“The Lucky One” has to do with a soldier coming back from Iraq. Besides being a romantic drama, it obviously has a bit to do with the psychological drama that soldiers go through. Did you have any contact with soldier(s) who served in Iraq to prepare for the role?
I did, yes. I spoke to several Marines at Camp Pendleton. Their stories were incredibly powerful and very heroic. That was the day I realized that this was the kind of movie I want to make because their stories were so powerful. I was moved. I could feel how it would be hard to integrate back into the ‘real world’ after seeing such trauma and doing something so important. How do you come back and do something as trivial as… ‘this.’ You have a different set of values after that. You appreciate different things.
When you decided to take on the part, did you reflect at all on what happened 10 years ago with 911? Did it affect you in anyway?
That was a pretty powerful morning for me. My mom used to wake me up for school. She just never did. Usually the lights would be on in the kitchen because it was still dark out, but it was black inside and my mom had the TV going. She was crying. I said, ‘Mom, isn’t it time for school?’ But the towers had gone down. I remember that clearly.
How many pictures do you fit in a year? Do you take breaks or go directly from one project to another?
It depends, last year I think I fit in 3 pictures. I mostly did all independent films last year. As far as breaks, I guess you could call them that. I’m always looking for work during breaks. I don’t ever cancel everything. If I could be working, I’d rather be doing that.
It seems that your next couples of projects are a bit different from what you’ve been doing. Is your career taking a turn?
Yes. I’m doing projects with directors who think in a different way. They really challenge you and need something extra out of you. They require a lot of intelligence to navigate around. It’s hard work but very very fun. I really enjoyed working on ‘Paperboy.’ That was one of the best times of my life.
I read somewhere that, even though you got your start in musicals, it is not a direction you want to consider. But, if Broadway called, would you go?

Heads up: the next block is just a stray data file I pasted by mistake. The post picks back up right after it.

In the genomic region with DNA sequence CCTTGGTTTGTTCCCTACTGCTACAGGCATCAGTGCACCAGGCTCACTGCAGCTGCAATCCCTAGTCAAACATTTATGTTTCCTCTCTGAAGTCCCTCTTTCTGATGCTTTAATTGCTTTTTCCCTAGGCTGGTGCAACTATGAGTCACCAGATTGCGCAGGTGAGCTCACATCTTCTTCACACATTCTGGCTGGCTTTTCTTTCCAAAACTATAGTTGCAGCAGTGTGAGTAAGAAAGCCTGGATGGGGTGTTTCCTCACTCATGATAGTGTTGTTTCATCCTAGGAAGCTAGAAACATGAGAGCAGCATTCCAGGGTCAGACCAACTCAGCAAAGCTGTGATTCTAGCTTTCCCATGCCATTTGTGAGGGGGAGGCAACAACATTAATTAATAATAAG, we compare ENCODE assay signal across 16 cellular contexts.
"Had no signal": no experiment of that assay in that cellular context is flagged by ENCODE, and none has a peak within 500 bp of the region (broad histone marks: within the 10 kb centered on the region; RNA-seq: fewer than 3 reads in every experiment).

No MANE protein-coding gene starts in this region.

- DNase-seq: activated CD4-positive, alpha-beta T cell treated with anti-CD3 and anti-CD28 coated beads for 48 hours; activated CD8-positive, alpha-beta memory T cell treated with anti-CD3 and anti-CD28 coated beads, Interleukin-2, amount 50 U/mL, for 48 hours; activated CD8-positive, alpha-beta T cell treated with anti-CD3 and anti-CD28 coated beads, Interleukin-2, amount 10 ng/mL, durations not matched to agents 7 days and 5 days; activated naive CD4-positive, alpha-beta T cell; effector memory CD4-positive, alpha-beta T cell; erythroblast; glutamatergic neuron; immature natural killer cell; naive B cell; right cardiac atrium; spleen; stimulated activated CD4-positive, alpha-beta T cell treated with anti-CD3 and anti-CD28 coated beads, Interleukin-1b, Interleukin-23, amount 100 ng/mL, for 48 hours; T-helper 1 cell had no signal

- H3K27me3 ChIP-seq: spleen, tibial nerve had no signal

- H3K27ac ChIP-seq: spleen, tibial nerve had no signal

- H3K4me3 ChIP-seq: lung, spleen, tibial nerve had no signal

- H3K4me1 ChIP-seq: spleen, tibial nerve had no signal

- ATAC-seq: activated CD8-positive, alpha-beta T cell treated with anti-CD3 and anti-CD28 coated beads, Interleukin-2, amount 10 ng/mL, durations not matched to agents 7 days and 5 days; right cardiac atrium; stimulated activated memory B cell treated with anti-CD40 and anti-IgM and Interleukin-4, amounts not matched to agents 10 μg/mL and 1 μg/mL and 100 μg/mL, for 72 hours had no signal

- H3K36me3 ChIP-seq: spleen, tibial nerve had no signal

Not necessarily. Without a doubt I would go. If there was a show that was great, I would do it. I can’t wait. I can only put it off for so long. I need to go back there for the soul and because you have a whole different creative energy that comes out of you when you’re on stage. Also, it’s just the funnest time in the world. It’s pure joy.
You have taken a lot of animated voice-over parts, is that a way to work and relax at the same time?
Yeah, it’s very nice. Those are very fun. I’d do more animated if I could and if those things came around.
What’s your long term goal for your career?
My goal is to be in some really unforgettable movies. The kind that I watch that make me think for a few hours afterwards, or for a day; the one’s that change your perspective… or movies that I want to reference. I think then you go down in history once you’re in one of those films, like in the 70’s. I’m thinking of Robert Redford.
Yes, ‘Butch Cassidy…
And The Sundance Kid.’ Yes. Paul Newman, James Dean… they stood for something. They were legends and the icons in Hollywood in a time when people were really making changes. It wasn’t about who has the highest box office numbers. It was something different.
I’m sure everyone asks you this… but is there someone special in your life?
My mom is pretty special. I’m thinking about maybe getting a dog. Maybe if I move to the beach this summer…
Perhaps Zac’s next project will take him to another level. This fall, he will star in the thriller “Paperboy,” directed by Oscar nominated, Lee Daniels (Precious). It has already been announced as an official selection film competing at Cannes 2012. I hope that Zac will find his ‘unforgettable’ film, and when he does, we will still be watching…
By Pamela Price